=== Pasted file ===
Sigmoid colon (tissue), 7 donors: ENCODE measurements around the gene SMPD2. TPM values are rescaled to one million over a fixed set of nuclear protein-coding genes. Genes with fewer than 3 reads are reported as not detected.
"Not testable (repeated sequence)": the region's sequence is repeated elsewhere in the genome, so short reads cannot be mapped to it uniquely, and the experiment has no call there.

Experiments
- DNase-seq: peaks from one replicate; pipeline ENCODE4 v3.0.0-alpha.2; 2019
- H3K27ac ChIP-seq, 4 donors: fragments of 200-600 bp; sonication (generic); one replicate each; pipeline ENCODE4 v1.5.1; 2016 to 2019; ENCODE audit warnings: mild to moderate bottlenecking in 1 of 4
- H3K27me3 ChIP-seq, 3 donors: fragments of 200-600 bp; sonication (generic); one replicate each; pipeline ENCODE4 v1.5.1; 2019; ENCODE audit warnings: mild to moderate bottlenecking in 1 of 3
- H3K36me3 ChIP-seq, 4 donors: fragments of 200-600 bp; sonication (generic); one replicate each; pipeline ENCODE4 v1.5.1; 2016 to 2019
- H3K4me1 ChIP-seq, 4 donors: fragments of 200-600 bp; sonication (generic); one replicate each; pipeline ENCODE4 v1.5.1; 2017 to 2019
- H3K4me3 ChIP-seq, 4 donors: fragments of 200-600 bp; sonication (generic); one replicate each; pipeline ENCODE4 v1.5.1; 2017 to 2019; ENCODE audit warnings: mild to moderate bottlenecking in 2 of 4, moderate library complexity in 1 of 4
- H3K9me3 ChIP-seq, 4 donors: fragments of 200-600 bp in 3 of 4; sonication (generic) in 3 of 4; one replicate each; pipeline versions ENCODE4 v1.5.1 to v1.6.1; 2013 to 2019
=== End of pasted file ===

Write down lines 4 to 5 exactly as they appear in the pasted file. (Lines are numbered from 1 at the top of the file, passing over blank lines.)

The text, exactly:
- DNase-seq: peaks from one replicate; pipeline ENCODE4 v3.0.0-alpha.2; 2019
- H3K27ac ChIP-seq, 4 donors: fragments of 200-600 bp; sonication (generic); one replicate each; pipeline ENCODE4 v1.5.1; 2016 to 2019; ENCODE audit warnings: mild to moderate bottlenecking in 1 of 4